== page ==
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dc.contributor.authorTriebenbach, Alison N.
dc.descriptionThesis (M.S.) University of Alaska Fairbanks, 2009en_US
dc.description.abstractTularemia is a plague-like disease caused by the bacterium Francisella tularensis. In Scandinavian countries tularemia transmission is clinically attributed to mosquitoes. To examine the transmission of tularemia by mosquitoes I exposed Aedes aegypti and Anopheles gambiae larvae to F. tularensis and tested all life stages for bacterial DNA using real-time polymerase chain reaction (rtPCR). I fed adult A. aegypti and An. gambiae a blood meal containing F. novicida and tested for DNA 24, 48 and 72 hours after feeding. Seventy-two hours after the F. novicida blood meal I allowed A. aegypti and An. gambiae to feed on a mouse. My results indicate that 1. Aedes aegypti and An. gambiae larvae ingest F. tularensis but eliminate it from their system before maturing to adults and, 2. F. novicida DNA is present in adults 72 hours after feeding, and 3. mice remained healthy after multiple mosquitoes feeding on them. Although this implies F. tularensis is not spread by A. aegypti and An. gambiae, it exemplifies the need to investigate other subspecies of F. tularensis and other species of mosquito to eliminate species dependence.en_US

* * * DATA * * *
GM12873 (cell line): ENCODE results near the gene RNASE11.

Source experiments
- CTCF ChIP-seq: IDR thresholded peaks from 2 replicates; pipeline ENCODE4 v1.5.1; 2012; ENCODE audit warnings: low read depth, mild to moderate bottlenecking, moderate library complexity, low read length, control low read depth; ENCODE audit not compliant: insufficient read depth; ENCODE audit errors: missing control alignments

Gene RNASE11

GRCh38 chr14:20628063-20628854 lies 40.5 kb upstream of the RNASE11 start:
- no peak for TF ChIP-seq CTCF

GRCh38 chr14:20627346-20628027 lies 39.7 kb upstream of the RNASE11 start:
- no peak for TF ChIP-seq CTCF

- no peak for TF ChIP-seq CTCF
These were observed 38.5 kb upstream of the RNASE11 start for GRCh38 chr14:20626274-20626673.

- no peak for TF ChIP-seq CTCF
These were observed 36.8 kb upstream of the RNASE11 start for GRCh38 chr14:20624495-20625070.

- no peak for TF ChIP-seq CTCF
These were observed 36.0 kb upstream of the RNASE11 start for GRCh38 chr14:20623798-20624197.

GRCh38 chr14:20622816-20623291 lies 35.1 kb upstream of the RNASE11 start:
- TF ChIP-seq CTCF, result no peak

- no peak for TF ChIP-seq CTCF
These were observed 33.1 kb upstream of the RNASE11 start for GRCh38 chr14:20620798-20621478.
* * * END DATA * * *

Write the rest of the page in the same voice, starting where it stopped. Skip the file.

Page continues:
dc.description.tableofcontents1. Introduction to tularemia and mosquitoes (Diptera: Culicidae) -- 2. Aedes aegypti and Anopheles gambiae larvae exposed to Francisella tularensis subsp. novicida do not transmit the pathogen to later developmental stages -- 3. Mosquito (Diptera: Culicidae) transmission of Tularemia.en_US
dc.titleA mosquito (Diptera: Culicidae) model for the transmission of tularemiaen_US
dc.identifier.departmentDepartment of Biology and Wildlifeen_US

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    Includes WIldlife Biology and other Biological Sciences. For Marine Biology see the Marine Sciences collection.

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